A Preview Post for the Next Book

[Liberté, Egalité, Gritté (@alicelfc4 for the original meme)]

Okay, I had planned to write up a whole post about classical Indian theatre, which I’m sure I’ll do in the near future. But I had also promised updates on my next book assuming the verdict from my editor wasn’t a total disaster, and since I’ve just wrapped up my first pass through her notes (and we don’t have to tear the whole thing down), I needs must be a woman of my word. I think it’s going to be a fun and thoughtful read, but it needs a little explaining before I just tell you what it’s about, so that’s turned into this whole entry. Which, incidentally, is why I’ve been maddeningly vague to most of you who’ve asked about it before now—I can give you a super-catchy elevator pitch for this one, but it really needs a little more explanation than that. So let me give you a too-long introduction to The Flight of Virtue!

[Buckle up, Virginia. Especially Virginia…]

I’ve been working with this manuscript on and off for three years in between God’s Wife-related work (and as a result, giving myself historical whiplash). So many of you will recognize that, when I started, this was me writing as close to the zeitgeist as I’m ever likely to get. Unfortunately for me, I was too deep in the Ptolemies to get this thing hammered out before you all got sick of Hamilton. Which means now I’m here trying to excitedly tell you all in the year of Our Lord 2022 about my post-Revolutionary War/French Revolution historical fiction/historical fantasy/alternate history romp featuring Aaron Burr and Thomas Jefferson!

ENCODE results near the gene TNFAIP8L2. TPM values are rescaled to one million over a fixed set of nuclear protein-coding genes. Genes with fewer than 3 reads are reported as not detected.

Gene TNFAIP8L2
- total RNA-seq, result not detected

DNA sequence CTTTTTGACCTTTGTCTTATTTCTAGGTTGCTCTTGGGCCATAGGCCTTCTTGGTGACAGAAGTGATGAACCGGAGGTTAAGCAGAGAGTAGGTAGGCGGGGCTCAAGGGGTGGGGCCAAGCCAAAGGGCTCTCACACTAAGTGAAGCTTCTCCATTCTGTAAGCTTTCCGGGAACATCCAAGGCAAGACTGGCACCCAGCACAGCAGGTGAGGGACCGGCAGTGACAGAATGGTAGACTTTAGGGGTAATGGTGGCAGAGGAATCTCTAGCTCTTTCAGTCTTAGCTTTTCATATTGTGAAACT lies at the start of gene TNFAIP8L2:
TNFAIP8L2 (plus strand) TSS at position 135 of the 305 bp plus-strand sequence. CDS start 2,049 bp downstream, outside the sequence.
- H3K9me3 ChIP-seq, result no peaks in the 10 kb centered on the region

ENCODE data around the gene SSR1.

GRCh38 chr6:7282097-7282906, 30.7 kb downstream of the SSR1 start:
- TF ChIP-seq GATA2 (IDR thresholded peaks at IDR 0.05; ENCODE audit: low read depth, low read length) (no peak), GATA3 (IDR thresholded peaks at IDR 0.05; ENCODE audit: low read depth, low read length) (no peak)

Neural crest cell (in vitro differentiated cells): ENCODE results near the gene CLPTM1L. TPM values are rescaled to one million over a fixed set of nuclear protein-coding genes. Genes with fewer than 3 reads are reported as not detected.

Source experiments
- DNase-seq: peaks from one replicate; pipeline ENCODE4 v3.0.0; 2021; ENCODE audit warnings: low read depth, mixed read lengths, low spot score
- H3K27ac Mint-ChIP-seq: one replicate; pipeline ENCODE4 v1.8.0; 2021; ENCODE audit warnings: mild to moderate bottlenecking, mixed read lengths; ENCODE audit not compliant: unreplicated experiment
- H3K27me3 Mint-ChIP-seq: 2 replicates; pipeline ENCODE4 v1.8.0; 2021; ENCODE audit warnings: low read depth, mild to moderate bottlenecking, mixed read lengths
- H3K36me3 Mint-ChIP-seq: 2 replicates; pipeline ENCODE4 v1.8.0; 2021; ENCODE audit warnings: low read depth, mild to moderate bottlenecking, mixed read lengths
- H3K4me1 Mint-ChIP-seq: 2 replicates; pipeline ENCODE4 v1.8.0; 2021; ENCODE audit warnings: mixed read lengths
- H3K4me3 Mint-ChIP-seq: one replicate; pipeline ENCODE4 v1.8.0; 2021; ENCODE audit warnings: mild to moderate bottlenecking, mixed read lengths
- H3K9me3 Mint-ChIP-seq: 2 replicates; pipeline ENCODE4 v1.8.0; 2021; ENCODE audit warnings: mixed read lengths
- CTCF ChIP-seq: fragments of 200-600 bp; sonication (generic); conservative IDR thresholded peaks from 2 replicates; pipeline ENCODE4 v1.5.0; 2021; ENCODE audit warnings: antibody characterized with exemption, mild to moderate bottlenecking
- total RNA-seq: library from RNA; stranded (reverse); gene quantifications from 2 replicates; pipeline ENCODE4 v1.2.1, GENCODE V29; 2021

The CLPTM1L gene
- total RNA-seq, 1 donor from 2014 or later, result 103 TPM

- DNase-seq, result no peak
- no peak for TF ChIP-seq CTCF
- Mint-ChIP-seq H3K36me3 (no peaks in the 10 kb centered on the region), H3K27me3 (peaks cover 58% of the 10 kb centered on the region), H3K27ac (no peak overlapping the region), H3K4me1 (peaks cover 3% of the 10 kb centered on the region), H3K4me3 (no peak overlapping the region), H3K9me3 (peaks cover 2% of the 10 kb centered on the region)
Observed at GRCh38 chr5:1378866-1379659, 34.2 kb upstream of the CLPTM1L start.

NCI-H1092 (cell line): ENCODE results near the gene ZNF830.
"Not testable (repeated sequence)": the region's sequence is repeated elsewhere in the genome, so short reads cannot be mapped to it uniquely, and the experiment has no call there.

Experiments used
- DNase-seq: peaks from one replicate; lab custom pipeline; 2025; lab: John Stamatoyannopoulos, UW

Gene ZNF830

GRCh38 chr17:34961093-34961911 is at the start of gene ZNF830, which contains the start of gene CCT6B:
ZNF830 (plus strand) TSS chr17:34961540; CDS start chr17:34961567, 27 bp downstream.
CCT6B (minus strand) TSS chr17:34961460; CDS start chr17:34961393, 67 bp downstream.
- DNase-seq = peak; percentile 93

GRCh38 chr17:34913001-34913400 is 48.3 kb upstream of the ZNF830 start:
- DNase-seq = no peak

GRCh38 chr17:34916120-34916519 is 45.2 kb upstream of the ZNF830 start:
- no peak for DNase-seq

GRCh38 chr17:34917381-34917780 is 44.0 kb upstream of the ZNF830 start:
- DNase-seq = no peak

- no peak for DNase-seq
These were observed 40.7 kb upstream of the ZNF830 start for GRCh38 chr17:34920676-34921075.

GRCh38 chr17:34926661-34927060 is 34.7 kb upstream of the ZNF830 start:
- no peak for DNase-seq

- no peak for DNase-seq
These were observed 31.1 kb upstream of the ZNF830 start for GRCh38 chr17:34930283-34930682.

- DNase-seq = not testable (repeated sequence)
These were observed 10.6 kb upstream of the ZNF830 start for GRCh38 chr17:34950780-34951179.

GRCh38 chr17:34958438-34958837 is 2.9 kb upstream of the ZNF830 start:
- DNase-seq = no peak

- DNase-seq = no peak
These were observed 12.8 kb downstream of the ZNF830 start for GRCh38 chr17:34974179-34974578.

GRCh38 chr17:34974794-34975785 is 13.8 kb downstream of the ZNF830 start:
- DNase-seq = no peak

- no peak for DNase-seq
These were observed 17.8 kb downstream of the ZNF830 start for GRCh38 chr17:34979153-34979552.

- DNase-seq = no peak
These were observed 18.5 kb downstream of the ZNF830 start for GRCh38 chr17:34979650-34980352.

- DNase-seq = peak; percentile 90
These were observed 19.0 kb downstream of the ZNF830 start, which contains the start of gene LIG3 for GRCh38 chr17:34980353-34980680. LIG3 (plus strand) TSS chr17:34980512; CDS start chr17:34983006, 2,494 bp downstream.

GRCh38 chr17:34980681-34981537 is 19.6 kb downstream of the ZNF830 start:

[The perils of waiting for it…]

But don’t fret too hard, gentle readers; those two merely set the plot in motion. Because apparently what I really wanted from Lin-Manuel Miranda’s musical was the story of the two women who are basically not in it, aside from a (honestly kind of dreary) song and a throwaway line of questionable taste. Yes, folks, I’ve written a story about Theodosia Burr and Sally Hemings.

I was doing some Hamilton-adjacent reading several years ago and was simultaneously struck with two separate, fictional ideas surrounding these ladies that I thought would make great stories. In the Hemings column, I was reading about Jefferson’s time in Paris as ambassador to France at the start of the French Revolution. Generally accepted as the period during which his physical relationship with Sally began, I found the breadcrumbs of a courageous and resourceful teenager, the one who found herself in such a limbo between the wildest freedom she’d ever known and perhaps the most depraved aspect of slavery, and thought her a heroine worthy of celebration. Along with the more historical fortitude she displayed, I had a vision of Sally as a Scarlet Pimpernel-style rescuer of revolutionary prisoners—as someone who valued life and understood injustice.